Prosecutors give up on more trials in Delaware prison riot
DOVER, Del. (AP) — After a series of trial losses against inmates accused in deadly rioting at Delaware’s maximum-security prison in 2017, authorities said Wednesday that they will not pursue any more prosecutions.
The decision comes less than three weeks after former inmate Roman Shankaras, who was accused of leading the riot, was acquitted on charges of murder, assault, kidnapping, riot and conspiracy.
Shankaras’ acquittal came after two previous trials against seven other inmates yielded just one murder conviction — against a convicted killer who boasted in court of planning the uprising, knowing it could turn violent. Those trial failures prompted prosecutors in March to dismiss cases against six other inmates, opting to move forward only against Shankaras and two others.
On Wednesday, prosecutors said they would not try Lawrence Michaels or Alejandro Rodriguez-Ortiz. They also will not pursue a retrial of Obadiah Miller on riot and murder charges after jurors could not reach verdicts on those charges in his trial earlier this year.
“I’m happy for the guys, that justice is being done on behalf of them,” Shankaras said, adding that he remains concerned that the accused inmates will be mistreated by prison guards, despite not being found guilty in correctional officer Steven Floyd’s death.
“Normalcy will never exist for them ... I’m going to advocate for their safety,” Shankaras said.
Shankaras, who had completed a seven-year sentence for unrelated riot and robbery charges, was released from custody hours after his acquittal last month. He criticized prosecutors for abusing their discretion, starting with the “wide net they cast” to obtain indictments against 18 inmates in October 2017.
“They acted stubborn,” he said, adding that prosecutors acted with a sense of entitlement because they are used to getting their way in the courtroom.
Democratic Attorney General Kathleen Jennings, through a spokesman, refused to speak with The Associated Press. In a statement, her office said prosecutors did “herculean work,” and that their adherence to ethical standards was “unwavering.” Officials said no inmate prosecution witnesses were offered favorable treatment in exchange for their testimony, and they rejected any implication that any witness was pressured to testify.
The only guilty verdicts prosecutors were able to obtain came against two inmates who represented themselves at trial. Self-proclaimed riot leader Dwayne Staats, who is already serving life for murder, was convicted of murder, riot, kidnapping, assault, and conspiracy. Jarreau Ayers was convicted of riot, kidnapping, assault, and conspiracy. A third defendant, Kelly Gibbs, killed himself in November, days after pleading guilty to rioting, kidnapping, and conspiracy.
“Nevertheless, three juries have since shown that proving beyond a reasonable doubt who was responsible for Lt. Floyd’s death is no longer possible,” Jennings’ office said.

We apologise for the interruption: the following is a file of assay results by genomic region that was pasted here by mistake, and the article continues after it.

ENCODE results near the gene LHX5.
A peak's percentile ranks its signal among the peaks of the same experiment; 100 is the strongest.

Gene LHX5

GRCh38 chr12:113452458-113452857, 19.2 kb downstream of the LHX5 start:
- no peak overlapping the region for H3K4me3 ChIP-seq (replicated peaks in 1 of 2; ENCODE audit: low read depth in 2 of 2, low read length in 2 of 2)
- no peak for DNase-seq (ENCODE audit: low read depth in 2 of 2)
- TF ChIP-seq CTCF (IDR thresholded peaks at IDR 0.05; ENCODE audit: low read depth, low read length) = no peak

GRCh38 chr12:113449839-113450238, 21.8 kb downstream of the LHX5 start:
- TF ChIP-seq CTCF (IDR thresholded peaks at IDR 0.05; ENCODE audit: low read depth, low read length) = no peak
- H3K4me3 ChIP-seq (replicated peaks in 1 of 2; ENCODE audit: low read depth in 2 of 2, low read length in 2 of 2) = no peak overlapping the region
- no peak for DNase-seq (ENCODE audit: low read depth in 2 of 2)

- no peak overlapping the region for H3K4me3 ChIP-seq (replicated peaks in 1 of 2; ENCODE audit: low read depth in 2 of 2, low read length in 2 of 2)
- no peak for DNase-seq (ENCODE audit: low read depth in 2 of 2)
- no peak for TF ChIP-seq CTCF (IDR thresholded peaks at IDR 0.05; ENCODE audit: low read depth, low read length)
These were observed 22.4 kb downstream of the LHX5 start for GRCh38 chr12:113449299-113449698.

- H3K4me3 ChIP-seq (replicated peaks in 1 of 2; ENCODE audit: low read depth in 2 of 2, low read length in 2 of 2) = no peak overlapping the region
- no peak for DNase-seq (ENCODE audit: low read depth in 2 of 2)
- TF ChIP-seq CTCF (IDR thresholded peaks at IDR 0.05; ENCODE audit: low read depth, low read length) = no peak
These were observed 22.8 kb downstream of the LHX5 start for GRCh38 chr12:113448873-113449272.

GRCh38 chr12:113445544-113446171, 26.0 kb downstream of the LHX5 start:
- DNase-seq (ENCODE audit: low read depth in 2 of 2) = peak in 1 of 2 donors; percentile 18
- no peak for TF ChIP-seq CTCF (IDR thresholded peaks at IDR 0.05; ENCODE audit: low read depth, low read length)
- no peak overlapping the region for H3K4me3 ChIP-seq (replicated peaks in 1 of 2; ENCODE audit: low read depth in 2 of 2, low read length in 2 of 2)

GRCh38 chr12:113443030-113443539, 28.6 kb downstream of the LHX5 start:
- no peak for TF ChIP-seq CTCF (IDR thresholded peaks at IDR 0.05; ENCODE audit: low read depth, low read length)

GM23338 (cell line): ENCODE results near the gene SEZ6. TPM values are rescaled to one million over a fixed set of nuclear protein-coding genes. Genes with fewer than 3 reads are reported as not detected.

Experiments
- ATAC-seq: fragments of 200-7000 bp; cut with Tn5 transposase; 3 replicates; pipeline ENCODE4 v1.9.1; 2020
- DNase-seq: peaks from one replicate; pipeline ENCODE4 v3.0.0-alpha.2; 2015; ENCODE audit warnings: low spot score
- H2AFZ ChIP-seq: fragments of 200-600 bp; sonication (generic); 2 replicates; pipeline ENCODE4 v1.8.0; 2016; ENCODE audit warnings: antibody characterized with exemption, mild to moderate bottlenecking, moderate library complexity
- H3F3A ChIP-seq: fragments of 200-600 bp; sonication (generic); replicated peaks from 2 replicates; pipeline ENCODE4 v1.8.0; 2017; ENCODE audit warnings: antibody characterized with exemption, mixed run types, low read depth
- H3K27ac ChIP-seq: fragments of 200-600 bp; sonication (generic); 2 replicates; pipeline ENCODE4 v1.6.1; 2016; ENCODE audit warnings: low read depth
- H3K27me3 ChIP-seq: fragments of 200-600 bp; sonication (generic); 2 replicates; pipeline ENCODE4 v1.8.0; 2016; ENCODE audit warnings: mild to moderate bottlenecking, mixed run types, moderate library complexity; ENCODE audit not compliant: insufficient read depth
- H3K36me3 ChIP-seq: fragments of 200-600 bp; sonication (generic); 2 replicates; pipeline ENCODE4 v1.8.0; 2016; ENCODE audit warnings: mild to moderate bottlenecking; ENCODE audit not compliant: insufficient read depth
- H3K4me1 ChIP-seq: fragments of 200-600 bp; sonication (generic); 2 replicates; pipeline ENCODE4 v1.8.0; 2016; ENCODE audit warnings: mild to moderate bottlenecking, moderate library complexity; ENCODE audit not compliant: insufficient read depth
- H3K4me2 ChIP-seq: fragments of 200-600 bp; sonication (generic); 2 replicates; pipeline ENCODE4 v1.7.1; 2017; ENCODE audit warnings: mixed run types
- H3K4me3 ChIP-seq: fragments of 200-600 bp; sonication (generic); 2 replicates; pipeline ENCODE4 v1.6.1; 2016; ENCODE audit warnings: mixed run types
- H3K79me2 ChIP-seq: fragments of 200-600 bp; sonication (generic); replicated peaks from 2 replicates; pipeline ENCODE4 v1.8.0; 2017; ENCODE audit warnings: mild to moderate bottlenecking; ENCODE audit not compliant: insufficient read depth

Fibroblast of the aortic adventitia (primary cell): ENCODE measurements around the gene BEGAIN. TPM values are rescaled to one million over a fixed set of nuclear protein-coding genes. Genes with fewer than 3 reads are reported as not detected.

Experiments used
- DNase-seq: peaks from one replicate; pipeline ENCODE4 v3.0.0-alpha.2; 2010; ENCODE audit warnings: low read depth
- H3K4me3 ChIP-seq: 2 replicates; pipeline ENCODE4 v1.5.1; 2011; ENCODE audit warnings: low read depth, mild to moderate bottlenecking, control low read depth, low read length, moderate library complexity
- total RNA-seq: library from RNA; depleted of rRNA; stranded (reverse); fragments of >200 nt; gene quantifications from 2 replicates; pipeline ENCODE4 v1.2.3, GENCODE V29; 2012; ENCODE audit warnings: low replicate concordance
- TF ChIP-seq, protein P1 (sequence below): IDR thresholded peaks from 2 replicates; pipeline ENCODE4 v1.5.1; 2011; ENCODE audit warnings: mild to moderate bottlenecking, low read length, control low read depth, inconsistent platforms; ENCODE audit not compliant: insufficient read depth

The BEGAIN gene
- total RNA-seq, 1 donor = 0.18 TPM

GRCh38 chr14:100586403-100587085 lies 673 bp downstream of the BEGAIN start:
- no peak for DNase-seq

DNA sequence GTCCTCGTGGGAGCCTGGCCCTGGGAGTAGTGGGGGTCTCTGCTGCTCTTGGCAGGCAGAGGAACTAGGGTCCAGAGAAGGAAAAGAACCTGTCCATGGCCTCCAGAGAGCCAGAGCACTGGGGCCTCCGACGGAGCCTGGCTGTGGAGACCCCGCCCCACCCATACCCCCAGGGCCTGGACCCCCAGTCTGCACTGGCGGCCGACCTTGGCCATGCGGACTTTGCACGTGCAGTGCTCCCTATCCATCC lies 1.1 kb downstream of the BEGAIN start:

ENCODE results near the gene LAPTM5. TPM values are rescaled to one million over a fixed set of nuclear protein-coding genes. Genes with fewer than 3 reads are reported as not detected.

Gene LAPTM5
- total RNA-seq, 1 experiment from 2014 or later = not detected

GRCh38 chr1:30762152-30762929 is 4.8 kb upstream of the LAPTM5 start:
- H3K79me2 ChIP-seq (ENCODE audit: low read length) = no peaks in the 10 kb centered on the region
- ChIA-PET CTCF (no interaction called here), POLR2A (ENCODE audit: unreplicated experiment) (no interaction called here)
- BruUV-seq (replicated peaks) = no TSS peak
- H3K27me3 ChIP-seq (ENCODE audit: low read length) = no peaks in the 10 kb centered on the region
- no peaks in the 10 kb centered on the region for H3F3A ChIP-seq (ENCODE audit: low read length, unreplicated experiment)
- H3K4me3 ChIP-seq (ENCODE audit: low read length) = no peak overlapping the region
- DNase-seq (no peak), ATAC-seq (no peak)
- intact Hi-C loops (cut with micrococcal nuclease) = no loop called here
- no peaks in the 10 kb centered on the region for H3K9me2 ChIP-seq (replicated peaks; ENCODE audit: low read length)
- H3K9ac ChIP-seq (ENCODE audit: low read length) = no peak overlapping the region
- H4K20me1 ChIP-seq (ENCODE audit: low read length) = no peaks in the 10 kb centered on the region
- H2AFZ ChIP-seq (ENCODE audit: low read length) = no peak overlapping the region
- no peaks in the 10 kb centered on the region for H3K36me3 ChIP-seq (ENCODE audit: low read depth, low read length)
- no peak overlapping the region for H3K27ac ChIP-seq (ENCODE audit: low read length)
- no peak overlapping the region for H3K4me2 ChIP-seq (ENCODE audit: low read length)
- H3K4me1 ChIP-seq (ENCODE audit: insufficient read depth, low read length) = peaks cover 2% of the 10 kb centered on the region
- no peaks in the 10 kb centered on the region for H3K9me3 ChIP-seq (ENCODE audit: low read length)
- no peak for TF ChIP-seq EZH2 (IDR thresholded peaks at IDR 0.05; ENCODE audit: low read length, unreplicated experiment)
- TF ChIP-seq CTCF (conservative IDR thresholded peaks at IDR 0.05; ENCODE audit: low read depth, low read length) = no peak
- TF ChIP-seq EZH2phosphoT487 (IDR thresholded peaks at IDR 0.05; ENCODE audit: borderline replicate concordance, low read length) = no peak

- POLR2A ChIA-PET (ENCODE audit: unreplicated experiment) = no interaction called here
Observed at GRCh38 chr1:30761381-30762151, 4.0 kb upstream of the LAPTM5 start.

Eighteen inmates were indicted after the February 2017 riot, 16 of whom were charged with murder in Floyd’s death. Two other guards were released by inmates after being beaten and tormented. A female counselor was held hostage for nearly 20 hours before tactical teams burst in and rescued her.
The defendants were all assigned private attorneys hired at taxpayer expense because of conflicts of interest involving public defenders. The cost to Delaware taxpayers had risen to about $1.3 million even before Shankaras went on trial.
“The defense attorneys worked long and hard to protect the rights of the accused,” said Brendan O’Neill, chief of the Office of Defense Services. “These were serious charges and the defendants are extremely fortunate.”
With little physical evidence, and no surveillance camera footage, prosecutors relied heavily on testimony from other inmates, whose credibility was successfully attacked by defense attorneys. With no definitive proof of which inmates attacked Floyd, they argued that anyone involved in the riot could be convicted under the “accomplice liability” doctrine. Under that rule, a person who agrees to commit a crime, such as a riot, can be found guilty of other crimes that could reasonably be foreseen as arising from that initial course of conduct.
The prosecution’s star witness in all the trials was former Baltimore gang leader Royal Downs. Downs, serving a life sentence for murder, claimed that he advocated for a peaceful protest by inmates to air grievances about their treatment. Once the riot broke out, however, he became a key player, taking a walkie-talkie from Staats and participating in hostage negotiations with law enforcement officials.
Despite his role in the riot, Downs was among several inmates allowed to leave the building during the siege. He signaled his willingness to cooperate with authorities even before the riot was over and subsequently pleaded guilty to a single count of riot, which carries no mandatory prison time.